bone surfaces, such as laminectomy sites or decompressed nerve foramina. Therefore, leakage
of rhBMP beyond the direct application site may
lead to fusion of adjacent levels. Recommendations for use in spinal applications include avoidance of placement on raw bone edges and use
of appropriate carriers to retain rhBMP to the
specified fusion area. In a study by Paramore
and colleagues, rhBMP-7 was intentionally implanted into the subarachnoid space of dogs and
the dura closed over the defect. All animals treated
with rhBMP-7 showed bone growth in the subdural
space, whereas none of the control animals
formed bone in this area. The investigators reported no clinical or histopathologic characteristics of neurotoxicity in either group.18 Similar
studies for rhBMP-2 have not been reported. The
implications of possible rhBMP-induced bony
overgrowth in craniofacial applications are less
clear than in spinal fusions. When rhBMP is used
for cranial reconstruction, however, the possibility
of subdural bone formation in the setting of dural
tears must be considered and care taken to avoid
this complication.
Currently, two rhBMPs with coupled delivery
systems have been granted Food and Drug

Administration (FDA) approval. OP-1 (Stryker

Biotech, Hopkinton, Massachusetts) contains
rhBMP-7 plus bovine collagen and is reconstituted
with saline to create a paste. Carboxymethylcellulose may be added to form putty. The INFUSE (Medtronic Sofamor Danek USA, Memphis, Tennessee)
graft includes freeze-dried rhBMP-2 that is reconstituted with saline and then injected onto an ACS.9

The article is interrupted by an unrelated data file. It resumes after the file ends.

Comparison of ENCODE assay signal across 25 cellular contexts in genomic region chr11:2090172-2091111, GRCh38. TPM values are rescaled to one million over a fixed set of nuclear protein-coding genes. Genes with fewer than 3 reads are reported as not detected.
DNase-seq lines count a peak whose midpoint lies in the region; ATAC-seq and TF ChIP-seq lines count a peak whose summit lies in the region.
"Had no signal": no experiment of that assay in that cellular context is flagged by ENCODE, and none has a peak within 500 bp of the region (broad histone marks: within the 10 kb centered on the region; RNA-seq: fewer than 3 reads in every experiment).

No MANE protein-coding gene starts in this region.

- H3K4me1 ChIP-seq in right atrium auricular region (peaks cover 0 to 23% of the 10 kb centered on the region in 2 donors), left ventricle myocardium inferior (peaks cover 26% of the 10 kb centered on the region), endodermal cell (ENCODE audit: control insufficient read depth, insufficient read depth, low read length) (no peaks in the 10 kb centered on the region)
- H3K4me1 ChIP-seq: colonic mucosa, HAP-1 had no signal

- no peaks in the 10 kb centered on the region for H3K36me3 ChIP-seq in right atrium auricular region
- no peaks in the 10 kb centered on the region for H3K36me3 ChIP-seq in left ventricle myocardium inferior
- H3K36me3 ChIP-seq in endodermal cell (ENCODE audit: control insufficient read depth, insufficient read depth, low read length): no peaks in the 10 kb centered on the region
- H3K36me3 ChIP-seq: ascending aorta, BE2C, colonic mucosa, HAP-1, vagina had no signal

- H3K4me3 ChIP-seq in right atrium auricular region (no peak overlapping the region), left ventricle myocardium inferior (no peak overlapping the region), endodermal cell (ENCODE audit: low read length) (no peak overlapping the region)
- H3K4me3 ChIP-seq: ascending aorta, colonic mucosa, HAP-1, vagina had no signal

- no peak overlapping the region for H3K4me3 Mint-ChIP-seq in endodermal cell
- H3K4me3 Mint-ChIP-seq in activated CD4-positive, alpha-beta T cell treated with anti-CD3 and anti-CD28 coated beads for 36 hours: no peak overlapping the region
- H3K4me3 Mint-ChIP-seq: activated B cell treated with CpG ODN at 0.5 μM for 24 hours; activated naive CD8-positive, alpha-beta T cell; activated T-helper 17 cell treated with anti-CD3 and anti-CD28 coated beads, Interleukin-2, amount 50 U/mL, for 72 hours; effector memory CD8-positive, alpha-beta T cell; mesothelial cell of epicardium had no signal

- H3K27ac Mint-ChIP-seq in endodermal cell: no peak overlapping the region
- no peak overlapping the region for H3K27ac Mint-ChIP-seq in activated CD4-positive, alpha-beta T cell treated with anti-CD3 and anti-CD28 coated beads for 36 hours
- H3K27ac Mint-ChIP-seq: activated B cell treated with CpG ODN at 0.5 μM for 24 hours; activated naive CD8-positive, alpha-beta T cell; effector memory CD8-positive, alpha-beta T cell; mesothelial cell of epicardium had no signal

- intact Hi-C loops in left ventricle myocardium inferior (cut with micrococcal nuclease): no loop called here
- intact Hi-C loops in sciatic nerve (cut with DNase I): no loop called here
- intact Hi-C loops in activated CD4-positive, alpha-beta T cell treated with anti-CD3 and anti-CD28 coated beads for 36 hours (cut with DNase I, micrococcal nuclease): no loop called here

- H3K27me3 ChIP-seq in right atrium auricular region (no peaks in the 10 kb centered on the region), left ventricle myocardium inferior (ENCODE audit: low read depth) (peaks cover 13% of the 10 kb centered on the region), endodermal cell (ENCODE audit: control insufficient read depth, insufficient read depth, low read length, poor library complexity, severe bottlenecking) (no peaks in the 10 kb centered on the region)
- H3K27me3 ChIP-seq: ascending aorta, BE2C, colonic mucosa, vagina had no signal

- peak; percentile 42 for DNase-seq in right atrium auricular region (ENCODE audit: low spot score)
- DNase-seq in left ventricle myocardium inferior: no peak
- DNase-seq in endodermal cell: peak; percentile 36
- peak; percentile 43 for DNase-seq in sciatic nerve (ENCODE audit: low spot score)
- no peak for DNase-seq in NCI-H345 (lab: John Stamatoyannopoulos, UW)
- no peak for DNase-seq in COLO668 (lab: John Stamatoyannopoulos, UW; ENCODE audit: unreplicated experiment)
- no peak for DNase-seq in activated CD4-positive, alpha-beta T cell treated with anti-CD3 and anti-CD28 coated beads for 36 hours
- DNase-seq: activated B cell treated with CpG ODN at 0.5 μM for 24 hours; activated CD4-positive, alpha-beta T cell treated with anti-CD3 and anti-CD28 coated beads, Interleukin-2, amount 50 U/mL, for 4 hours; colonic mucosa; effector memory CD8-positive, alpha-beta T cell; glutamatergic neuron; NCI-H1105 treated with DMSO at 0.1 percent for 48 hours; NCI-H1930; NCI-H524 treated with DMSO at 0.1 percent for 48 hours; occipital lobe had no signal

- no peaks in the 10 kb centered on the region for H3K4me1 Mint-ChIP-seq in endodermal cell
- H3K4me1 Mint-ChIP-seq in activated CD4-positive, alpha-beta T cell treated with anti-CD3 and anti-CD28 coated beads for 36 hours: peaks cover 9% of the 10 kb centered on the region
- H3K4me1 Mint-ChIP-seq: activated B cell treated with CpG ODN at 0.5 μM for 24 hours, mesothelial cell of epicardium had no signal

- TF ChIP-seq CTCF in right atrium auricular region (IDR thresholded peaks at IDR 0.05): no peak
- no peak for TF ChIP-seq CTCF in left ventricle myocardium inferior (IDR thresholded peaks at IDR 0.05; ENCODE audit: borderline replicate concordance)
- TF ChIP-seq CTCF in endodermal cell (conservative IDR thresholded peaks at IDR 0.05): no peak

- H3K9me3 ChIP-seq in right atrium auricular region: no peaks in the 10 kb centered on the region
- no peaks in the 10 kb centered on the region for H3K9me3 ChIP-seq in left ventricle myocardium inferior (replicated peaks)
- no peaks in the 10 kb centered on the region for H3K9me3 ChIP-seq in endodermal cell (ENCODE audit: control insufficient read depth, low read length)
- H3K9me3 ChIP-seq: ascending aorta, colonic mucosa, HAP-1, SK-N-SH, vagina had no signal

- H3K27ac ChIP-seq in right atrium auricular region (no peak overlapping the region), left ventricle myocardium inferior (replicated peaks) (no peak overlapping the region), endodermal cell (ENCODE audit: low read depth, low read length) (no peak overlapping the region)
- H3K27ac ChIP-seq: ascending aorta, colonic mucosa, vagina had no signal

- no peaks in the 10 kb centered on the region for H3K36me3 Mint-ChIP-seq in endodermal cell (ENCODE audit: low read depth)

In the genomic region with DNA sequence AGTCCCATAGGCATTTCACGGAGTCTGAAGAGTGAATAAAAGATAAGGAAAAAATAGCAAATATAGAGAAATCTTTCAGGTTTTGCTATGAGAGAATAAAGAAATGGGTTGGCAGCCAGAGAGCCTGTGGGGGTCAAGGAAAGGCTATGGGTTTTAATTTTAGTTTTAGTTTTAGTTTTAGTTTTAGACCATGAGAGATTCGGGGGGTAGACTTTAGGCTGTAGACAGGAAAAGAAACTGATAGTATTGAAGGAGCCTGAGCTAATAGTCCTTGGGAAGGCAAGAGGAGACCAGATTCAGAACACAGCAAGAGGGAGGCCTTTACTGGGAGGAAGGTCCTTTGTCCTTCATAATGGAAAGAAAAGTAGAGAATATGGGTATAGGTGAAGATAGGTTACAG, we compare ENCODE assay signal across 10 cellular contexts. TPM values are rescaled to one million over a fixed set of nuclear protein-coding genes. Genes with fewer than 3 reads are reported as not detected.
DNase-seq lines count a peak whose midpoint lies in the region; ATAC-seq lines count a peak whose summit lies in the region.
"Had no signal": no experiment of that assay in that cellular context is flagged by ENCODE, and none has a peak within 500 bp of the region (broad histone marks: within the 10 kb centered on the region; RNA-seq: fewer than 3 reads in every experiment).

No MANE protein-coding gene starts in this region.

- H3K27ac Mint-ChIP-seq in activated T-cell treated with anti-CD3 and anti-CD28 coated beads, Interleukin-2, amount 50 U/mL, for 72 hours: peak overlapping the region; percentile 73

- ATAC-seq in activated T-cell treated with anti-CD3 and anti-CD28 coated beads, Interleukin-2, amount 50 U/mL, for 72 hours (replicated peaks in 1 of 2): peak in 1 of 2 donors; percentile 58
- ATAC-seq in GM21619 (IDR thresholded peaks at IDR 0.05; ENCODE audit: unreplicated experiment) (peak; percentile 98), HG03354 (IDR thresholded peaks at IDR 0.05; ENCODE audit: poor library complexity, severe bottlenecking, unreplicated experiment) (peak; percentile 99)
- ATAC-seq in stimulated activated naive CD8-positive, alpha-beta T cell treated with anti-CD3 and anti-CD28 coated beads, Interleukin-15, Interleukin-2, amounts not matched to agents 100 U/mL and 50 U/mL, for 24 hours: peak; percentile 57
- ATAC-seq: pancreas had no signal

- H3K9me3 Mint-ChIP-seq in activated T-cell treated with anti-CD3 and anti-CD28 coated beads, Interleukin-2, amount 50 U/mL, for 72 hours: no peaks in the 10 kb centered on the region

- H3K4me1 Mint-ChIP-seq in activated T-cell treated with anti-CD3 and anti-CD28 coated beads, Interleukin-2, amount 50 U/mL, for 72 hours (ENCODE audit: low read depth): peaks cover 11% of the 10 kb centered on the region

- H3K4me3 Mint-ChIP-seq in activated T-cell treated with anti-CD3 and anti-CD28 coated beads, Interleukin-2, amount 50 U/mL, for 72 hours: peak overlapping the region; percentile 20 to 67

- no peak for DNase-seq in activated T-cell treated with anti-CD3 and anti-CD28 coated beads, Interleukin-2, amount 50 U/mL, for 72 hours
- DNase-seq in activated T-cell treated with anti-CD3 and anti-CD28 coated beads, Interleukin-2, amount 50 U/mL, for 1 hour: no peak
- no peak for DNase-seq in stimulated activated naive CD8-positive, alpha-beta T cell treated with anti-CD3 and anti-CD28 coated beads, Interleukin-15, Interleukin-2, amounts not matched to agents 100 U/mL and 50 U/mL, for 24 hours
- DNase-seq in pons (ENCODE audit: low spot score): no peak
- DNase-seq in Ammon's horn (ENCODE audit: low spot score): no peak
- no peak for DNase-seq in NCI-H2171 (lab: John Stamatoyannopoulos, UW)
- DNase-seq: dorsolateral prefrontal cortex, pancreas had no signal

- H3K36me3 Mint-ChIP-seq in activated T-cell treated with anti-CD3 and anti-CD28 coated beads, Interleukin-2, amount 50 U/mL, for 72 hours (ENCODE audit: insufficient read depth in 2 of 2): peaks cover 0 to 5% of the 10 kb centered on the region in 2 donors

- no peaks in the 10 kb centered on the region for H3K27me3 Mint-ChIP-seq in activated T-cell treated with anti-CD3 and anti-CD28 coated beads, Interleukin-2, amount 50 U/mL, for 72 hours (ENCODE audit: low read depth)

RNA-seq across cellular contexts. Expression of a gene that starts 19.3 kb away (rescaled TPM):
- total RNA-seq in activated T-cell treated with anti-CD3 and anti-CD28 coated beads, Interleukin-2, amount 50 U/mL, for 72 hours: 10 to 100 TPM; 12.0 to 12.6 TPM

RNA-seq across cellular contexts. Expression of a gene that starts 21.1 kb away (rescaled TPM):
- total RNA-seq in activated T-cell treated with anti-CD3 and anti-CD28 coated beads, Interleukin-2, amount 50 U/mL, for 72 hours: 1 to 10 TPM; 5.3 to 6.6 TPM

The FDA-approved applications for the rhBMPs
are as follows. OP-1 may be used as an alternative
to autogenous grafts in recalcitrant long bone
nonunions when using autograft is not feasible and
alternatives have failed. It may also be used as an
alternative to autograft in medically compromised
patients who require revision posterolateral lumbar
spinal fusion and autogenous bone or when marrow
harvest is unachievable or is not expected to
promote fusion. INFUSE bone graft has FDA
approval for spinal fusion in skeletally mature
patients with degenerative disc disease at one level
from L2 to S1. The INFUSE must be used in conjunction with the LT-CAGE Lumbar Tapered Fusion
Device or the INTER FIX RP Threaded Fusion
Device. INFUSE also has premarket approval for
use in the treatment of acute, open tibial shaft fractures. OP-1 and INFUSE are contraindicated for use
in patients who are pregnant, have allergies to any
materials contained in the graft, have infection
present in proximity to the surgical incision, have
had a tumor removal in the area of implantation, or
who are skeletally immature.
The FDA-approved INFUSE for use in sinus
augmentation and alveolar ridge augmentation
associated with extraction sockets in March
2007. The approval for maxillofacial applications
was based on five clinical studies, which included
312 patients. Alveolar ridge defects result from
periodontal disease, trauma, tooth loss, and
endodontic failures. When the alveolar bone lacks
appropriate height and width, restoration with
conventional prosthodontics or implants in an
esthetic and functional manner becomes more
challenging. Preservation of the alveolar ridge after
tooth extraction offers a means to avoid future
ridge augmentation procedures and ensure
adequate quality and quantity of bone exists for
dental restoration.19 Cochran and colleagues reported on 12 patients who received rhBMP-2/
ACS at 0.43 mg/mL in extraction sockets or alveolar ridge augmentation. They were treated with
endosseous implants in the augmented areas
and bone core samples of the grafted region
were obtained for histologic analysis. Three-year
follow-up results found that all implants placed
were stable and without clinical or radiographic
complications, and bone biopsies showed normal
bone formation. The investigators concluded that

Craniomaxillofacial Surgery
rhBMP-2/ACS could be safely used in extraction
sites and for localized alveolar ridge augmentation
and that dental implants placed in the grafted
regions are stable and functional.20 The pivotal
study supporting use of rhBMP-2/ACS for ridge
preservation was a randomized, masked,